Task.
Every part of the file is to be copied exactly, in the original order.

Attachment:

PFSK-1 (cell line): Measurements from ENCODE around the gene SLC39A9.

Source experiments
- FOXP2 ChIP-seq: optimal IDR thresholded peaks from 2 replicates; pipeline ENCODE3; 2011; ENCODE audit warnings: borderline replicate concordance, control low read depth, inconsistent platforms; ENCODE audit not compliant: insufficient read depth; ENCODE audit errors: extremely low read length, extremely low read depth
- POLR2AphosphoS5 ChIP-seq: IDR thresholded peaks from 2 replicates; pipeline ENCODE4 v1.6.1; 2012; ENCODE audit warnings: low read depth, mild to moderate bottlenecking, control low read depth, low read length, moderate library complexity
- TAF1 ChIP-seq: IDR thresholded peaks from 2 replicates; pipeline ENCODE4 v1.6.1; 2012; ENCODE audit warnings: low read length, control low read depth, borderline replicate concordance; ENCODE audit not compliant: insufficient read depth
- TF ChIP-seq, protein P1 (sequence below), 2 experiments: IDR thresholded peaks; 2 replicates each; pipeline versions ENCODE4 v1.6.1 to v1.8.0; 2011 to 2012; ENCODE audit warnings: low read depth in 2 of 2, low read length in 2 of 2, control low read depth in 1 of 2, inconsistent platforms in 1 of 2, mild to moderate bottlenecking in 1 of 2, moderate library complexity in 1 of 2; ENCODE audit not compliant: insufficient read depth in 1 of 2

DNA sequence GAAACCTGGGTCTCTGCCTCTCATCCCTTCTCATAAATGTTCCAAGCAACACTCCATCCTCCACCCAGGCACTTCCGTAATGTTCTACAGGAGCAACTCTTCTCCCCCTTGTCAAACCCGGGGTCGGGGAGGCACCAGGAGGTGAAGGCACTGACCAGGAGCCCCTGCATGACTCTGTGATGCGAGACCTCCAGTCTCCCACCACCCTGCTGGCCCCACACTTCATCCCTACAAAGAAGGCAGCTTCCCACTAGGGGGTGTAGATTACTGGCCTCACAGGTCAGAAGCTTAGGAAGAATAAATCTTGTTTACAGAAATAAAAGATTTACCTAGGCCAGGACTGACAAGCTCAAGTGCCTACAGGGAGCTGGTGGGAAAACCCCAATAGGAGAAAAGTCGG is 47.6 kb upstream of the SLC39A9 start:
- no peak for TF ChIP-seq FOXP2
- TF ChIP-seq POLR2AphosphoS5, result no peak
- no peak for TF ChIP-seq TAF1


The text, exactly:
PFSK-1 (cell line): Measurements from ENCODE around the gene SLC39A9.

Source experiments
- FOXP2 ChIP-seq: optimal IDR thresholded peaks from 2 replicates; pipeline ENCODE3; 2011; ENCODE audit warnings: borderline replicate concordance, control low read depth, inconsistent platforms; ENCODE audit not compliant: insufficient read depth; ENCODE audit errors: extremely low read length, extremely low read depth
- POLR2AphosphoS5 ChIP-seq: IDR thresholded peaks from 2 replicates; pipeline ENCODE4 v1.6.1; 2012; ENCODE audit warnings: low read depth, mild to moderate bottlenecking, control low read depth, low read length, moderate library complexity
- TAF1 ChIP-seq: IDR thresholded peaks from 2 replicates; pipeline ENCODE4 v1.6.1; 2012; ENCODE audit warnings: low read length, control low read depth, borderline replicate concordance; ENCODE audit not compliant: insufficient read depth
- TF ChIP-seq, protein P1 (sequence below), 2 experiments: IDR thresholded peaks; 2 replicates each; pipeline versions ENCODE4 v1.6.1 to v1.8.0; 2011 to 2012; ENCODE audit warnings: low read depth in 2 of 2, low read length in 2 of 2, control low read depth in 1 of 2, inconsistent platforms in 1 of 2, mild to moderate bottlenecking in 1 of 2, moderate library complexity in 1 of 2; ENCODE audit not compliant: insufficient read depth in 1 of 2

DNA sequence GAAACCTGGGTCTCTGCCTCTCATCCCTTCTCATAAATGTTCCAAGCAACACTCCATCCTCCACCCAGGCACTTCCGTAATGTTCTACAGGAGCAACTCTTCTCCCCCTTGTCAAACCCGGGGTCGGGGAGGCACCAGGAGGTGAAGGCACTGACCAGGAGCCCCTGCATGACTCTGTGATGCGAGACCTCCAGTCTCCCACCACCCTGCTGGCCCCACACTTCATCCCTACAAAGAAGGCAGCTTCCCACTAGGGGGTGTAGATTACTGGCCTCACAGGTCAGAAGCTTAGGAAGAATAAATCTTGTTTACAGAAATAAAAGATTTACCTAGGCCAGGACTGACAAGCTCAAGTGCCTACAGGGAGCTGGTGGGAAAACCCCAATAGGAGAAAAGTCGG is 47.6 kb upstream of the SLC39A9 start:
- no peak for TF ChIP-seq FOXP2
- TF ChIP-seq POLR2AphosphoS5, result no peak
- no peak for TF ChIP-seq TAF1